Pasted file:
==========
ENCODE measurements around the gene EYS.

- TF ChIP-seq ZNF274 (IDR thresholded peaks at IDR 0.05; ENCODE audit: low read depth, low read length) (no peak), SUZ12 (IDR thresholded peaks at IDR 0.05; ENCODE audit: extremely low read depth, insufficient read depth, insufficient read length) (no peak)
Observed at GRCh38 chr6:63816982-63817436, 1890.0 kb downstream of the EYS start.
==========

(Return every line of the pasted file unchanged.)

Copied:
ENCODE measurements around the gene EYS.

- TF ChIP-seq ZNF274 (IDR thresholded peaks at IDR 0.05; ENCODE audit: low read depth, low read length) (no peak), SUZ12 (IDR thresholded peaks at IDR 0.05; ENCODE audit: extremely low read depth, insufficient read depth, insufficient read length) (no peak)
Observed at GRCh38 chr6:63816982-63817436, 1890.0 kb downstream of the EYS start.